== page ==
Religious freedom denied even in Uzbekistan's prison
The government's harsh control over religion reaches into the country's prisons. More and more prisoners and people close to them are talking about the ban on praying and reading holy texts.

Tashkent (AsiaNews) - The relatives of some jailed Muslim prisoners of conscience have told Forum 18 that it is not possible to pray in the prisons of Uzbekistan. According to the sources, anonymous for fear of possible retaliation, prisoners "cannot openly pray, or read any Muslim literature, even the Koran."

Mukhammadakmal Shakirov, head of the International Relations Department of the state-controlled Islamic Religious Leadership, denied the allegation, insisting that "in all Uzbekistan's prisons convicts are allowed to pray or read the Koran if they want to".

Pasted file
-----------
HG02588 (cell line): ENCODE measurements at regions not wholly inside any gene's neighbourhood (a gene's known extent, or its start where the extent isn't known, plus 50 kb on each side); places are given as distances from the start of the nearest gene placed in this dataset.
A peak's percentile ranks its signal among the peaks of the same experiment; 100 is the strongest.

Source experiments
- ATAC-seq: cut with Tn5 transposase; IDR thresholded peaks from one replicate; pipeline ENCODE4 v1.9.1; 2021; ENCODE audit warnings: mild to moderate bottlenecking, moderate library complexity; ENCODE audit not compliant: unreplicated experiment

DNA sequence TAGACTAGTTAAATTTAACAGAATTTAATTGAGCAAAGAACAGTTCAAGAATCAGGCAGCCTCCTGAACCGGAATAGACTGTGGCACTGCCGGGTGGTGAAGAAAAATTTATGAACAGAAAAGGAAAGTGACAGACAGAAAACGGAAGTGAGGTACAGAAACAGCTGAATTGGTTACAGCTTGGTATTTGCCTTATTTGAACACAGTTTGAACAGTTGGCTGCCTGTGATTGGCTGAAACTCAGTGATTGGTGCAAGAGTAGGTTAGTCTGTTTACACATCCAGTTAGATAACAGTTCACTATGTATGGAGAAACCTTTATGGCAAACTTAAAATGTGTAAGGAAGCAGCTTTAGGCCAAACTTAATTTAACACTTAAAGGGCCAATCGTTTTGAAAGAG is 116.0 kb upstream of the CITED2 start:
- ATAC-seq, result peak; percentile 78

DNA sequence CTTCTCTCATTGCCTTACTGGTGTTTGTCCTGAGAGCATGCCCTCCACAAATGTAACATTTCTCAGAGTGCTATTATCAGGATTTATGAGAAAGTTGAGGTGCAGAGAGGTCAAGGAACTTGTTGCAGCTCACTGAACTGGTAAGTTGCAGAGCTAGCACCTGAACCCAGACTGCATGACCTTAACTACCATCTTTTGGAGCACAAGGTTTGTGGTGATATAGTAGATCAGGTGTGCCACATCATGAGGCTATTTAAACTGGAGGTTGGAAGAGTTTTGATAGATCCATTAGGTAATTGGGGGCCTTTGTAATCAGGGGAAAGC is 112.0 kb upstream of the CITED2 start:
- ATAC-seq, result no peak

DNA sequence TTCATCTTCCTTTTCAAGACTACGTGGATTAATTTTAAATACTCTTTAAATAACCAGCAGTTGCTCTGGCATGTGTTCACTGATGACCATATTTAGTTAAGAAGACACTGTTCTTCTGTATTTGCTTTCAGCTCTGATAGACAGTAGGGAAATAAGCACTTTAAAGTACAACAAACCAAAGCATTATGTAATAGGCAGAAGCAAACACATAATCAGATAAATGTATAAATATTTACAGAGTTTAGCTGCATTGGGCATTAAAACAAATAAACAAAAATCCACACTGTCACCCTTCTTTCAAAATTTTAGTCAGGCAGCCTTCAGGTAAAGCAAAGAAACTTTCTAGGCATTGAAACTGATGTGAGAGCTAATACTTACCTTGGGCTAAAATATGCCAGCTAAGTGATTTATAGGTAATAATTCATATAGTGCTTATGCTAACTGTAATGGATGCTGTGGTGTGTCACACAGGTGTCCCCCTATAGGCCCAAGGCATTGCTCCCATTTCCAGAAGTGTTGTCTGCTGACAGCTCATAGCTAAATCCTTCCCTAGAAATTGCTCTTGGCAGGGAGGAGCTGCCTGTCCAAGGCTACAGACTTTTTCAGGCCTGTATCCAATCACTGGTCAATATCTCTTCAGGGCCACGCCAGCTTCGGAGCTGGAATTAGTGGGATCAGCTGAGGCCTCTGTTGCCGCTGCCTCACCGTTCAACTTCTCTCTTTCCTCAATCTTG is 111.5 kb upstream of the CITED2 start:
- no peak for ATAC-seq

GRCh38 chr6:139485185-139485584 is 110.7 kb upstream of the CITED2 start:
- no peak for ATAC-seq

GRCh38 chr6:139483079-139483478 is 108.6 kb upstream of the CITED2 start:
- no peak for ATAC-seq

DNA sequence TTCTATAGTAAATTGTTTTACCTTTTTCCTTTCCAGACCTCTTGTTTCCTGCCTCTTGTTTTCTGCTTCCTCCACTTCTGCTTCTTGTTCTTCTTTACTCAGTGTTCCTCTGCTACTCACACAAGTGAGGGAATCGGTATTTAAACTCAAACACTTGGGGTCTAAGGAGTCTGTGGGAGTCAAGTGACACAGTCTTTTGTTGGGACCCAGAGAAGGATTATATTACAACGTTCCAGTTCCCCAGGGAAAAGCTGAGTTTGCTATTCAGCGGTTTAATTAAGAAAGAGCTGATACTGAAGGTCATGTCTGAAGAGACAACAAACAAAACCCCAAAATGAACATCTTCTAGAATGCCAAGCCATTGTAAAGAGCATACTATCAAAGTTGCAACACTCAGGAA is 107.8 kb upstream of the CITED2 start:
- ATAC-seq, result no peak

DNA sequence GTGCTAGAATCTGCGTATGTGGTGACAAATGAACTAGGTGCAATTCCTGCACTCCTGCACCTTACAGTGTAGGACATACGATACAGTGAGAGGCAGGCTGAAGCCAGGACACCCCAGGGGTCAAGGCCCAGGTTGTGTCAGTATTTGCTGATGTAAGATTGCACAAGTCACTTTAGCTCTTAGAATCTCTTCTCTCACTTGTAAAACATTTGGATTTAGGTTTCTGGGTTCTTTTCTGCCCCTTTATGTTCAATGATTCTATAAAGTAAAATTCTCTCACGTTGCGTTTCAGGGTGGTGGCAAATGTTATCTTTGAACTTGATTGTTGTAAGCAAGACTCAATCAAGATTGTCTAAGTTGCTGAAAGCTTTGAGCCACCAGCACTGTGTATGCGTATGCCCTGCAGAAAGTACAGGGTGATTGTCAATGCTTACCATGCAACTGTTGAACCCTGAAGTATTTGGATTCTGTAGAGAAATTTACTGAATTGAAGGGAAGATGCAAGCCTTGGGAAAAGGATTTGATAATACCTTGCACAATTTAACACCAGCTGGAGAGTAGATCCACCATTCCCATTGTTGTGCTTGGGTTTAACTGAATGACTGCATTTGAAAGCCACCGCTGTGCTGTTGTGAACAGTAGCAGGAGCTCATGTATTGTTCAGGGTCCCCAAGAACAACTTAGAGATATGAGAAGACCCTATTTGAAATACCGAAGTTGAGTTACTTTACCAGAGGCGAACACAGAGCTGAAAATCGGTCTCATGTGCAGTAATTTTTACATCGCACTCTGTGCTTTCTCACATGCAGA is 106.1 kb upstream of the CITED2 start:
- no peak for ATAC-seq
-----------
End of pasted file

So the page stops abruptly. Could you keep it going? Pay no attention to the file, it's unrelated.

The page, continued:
Yet, many witnesses from various religious backgrounds have said that in prison religious freedom is under tight control.

Last April, Andrei Serin, a member of an unregistered Baptist Church in Tashkent, said that one prisoner "had a Bible which was taken away from him at the beginning of his sentence".

In Uzbekistan, where Sunni Muslims are 88 per cent of the population and Christians 8 per cent, freedom of religion is under stringent government control.

In its latest annual report released on 30 April, the US Commission on Religious Freedom included Uzbekistan in its list of 15 'Countries subject of particular attention'.